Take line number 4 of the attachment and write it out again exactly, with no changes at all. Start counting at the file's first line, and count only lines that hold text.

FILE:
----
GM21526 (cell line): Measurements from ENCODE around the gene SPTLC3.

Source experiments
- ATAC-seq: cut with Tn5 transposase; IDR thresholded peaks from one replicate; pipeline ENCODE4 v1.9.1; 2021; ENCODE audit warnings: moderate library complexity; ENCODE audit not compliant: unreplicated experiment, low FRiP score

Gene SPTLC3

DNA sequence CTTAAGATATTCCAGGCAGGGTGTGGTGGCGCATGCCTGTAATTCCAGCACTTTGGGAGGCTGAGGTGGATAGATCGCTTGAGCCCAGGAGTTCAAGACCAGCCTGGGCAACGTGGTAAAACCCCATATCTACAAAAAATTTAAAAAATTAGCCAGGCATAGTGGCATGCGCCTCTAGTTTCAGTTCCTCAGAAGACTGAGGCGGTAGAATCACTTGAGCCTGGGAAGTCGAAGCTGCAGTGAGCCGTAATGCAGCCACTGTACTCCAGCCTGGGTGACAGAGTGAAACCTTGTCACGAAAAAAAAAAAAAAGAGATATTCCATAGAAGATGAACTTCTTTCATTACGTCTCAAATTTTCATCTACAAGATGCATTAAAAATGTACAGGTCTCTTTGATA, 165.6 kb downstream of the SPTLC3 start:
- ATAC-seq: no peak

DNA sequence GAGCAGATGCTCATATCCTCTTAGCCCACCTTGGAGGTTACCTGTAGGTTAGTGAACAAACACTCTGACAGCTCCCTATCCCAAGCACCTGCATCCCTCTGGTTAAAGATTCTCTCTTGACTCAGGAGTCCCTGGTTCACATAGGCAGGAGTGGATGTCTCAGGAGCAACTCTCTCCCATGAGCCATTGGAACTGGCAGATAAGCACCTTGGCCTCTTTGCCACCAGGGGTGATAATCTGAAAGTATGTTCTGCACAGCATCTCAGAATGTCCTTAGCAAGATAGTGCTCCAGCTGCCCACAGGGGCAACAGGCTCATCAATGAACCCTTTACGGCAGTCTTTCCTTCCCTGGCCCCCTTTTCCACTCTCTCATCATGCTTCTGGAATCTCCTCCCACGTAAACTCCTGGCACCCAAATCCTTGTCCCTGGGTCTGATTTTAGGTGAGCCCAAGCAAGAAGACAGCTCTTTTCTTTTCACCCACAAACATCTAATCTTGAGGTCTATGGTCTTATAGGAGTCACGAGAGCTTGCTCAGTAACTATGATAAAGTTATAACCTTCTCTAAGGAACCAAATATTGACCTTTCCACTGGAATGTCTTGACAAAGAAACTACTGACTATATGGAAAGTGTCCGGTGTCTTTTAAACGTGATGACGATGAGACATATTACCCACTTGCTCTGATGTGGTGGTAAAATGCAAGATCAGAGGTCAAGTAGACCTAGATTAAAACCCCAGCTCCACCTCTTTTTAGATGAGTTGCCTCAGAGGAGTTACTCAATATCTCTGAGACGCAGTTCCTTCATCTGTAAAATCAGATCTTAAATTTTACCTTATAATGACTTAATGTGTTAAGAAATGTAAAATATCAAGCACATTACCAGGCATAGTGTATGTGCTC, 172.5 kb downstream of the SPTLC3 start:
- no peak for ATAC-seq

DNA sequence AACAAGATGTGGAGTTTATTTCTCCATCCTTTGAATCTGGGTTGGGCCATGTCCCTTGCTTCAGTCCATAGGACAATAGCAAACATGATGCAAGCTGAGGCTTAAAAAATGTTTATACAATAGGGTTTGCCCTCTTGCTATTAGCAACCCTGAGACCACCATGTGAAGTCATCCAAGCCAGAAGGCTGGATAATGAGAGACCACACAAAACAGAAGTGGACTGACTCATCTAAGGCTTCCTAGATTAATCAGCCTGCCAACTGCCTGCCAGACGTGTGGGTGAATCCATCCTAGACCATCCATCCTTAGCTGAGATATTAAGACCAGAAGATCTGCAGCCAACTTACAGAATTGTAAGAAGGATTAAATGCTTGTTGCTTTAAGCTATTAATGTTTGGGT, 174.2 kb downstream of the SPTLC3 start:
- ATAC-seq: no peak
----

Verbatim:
Gene SPTLC3